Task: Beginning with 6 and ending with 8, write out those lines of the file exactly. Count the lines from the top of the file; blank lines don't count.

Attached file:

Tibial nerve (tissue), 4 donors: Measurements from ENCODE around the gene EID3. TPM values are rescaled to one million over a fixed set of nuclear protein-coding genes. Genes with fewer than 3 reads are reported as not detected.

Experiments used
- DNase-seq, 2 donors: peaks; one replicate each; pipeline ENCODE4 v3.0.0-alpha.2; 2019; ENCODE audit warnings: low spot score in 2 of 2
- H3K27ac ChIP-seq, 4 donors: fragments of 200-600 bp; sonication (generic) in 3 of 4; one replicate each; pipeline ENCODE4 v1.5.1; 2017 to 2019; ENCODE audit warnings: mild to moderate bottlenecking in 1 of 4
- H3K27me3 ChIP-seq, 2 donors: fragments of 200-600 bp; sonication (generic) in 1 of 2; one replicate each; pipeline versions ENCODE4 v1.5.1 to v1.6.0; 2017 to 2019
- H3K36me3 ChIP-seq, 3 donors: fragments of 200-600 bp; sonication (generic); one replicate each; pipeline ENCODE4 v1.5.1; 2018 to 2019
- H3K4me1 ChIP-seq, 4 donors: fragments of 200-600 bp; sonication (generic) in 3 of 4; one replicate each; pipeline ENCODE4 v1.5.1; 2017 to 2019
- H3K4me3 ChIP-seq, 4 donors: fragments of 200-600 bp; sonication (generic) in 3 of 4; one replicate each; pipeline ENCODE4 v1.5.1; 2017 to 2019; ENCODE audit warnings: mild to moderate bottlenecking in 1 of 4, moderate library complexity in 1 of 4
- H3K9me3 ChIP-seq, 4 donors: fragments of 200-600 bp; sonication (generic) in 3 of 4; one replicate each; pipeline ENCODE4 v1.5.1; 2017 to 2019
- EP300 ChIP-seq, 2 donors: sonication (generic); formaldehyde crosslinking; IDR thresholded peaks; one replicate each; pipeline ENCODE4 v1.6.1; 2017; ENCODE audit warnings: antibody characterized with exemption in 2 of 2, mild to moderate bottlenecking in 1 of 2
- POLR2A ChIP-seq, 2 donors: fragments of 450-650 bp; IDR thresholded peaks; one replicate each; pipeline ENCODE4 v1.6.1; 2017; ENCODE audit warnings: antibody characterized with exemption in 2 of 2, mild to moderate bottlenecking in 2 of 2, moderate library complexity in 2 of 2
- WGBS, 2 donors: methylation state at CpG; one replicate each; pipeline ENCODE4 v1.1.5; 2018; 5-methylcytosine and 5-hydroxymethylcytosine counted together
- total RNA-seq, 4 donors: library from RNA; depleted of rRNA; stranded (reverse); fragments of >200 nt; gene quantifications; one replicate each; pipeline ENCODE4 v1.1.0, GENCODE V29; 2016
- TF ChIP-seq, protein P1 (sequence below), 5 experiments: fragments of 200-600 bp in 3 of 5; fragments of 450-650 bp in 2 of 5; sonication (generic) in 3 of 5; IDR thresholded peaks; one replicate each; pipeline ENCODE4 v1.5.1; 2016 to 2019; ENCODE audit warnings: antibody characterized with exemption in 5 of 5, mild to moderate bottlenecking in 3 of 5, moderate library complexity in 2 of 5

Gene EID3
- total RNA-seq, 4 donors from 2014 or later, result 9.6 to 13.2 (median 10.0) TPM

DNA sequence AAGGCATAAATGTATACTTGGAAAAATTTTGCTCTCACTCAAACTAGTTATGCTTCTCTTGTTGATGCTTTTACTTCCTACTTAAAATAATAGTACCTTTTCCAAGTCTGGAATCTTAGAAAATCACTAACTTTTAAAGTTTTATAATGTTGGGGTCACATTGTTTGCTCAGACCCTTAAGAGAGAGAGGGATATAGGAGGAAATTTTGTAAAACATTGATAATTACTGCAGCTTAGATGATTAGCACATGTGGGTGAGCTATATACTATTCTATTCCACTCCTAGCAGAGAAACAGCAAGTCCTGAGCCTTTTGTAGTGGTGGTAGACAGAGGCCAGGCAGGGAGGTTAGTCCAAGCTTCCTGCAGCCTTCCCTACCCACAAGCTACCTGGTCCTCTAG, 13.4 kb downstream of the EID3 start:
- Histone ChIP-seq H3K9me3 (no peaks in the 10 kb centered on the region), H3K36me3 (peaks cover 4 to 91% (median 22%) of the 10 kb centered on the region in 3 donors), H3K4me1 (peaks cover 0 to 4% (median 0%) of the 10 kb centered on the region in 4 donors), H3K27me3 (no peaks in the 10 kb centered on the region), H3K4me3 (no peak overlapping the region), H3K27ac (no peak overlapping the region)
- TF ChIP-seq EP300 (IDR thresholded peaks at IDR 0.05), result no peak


- H3K36me3 ChIP-seq, 3 donors: fragments of 200-600 bp; sonication (generic); one replicate each; pipeline ENCODE4 v1.5.1; 2018 to 2019
- H3K4me1 ChIP-seq, 4 donors: fragments of 200-600 bp; sonication (generic) in 3 of 4; one replicate each; pipeline ENCODE4 v1.5.1; 2017 to 2019
- H3K4me3 ChIP-seq, 4 donors: fragments of 200-600 bp; sonication (generic) in 3 of 4; one replicate each; pipeline ENCODE4 v1.5.1; 2017 to 2019; ENCODE audit warnings: mild to moderate bottlenecking in 1 of 4, moderate library complexity in 1 of 4